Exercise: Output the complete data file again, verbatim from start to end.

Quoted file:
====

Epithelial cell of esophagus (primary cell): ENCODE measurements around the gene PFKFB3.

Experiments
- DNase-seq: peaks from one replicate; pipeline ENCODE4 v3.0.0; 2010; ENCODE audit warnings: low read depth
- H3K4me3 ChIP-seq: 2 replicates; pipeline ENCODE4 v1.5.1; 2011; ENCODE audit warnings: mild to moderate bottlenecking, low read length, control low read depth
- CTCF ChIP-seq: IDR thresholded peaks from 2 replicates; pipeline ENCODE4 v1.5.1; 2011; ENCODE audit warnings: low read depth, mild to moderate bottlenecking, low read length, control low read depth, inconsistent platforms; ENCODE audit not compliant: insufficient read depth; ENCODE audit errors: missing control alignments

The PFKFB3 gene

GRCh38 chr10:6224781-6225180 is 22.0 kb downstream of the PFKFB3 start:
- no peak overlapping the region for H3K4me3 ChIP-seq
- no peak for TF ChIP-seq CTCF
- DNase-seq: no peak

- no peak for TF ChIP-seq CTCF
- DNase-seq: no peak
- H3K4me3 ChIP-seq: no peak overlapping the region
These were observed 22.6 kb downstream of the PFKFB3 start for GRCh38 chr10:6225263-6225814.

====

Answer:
Epithelial cell of esophagus (primary cell): ENCODE measurements around the gene PFKFB3.

Experiments
- DNase-seq: peaks from one replicate; pipeline ENCODE4 v3.0.0; 2010; ENCODE audit warnings: low read depth
- H3K4me3 ChIP-seq: 2 replicates; pipeline ENCODE4 v1.5.1; 2011; ENCODE audit warnings: mild to moderate bottlenecking, low read length, control low read depth
- CTCF ChIP-seq: IDR thresholded peaks from 2 replicates; pipeline ENCODE4 v1.5.1; 2011; ENCODE audit warnings: low read depth, mild to moderate bottlenecking, low read length, control low read depth, inconsistent platforms; ENCODE audit not compliant: insufficient read depth; ENCODE audit errors: missing control alignments

The PFKFB3 gene

GRCh38 chr10:6224781-6225180 is 22.0 kb downstream of the PFKFB3 start:
- no peak overlapping the region for H3K4me3 ChIP-seq
- no peak for TF ChIP-seq CTCF
- DNase-seq: no peak

- no peak for TF ChIP-seq CTCF
- DNase-seq: no peak
- H3K4me3 ChIP-seq: no peak overlapping the region
These were observed 22.6 kb downstream of the PFKFB3 start for GRCh38 chr10:6225263-6225814.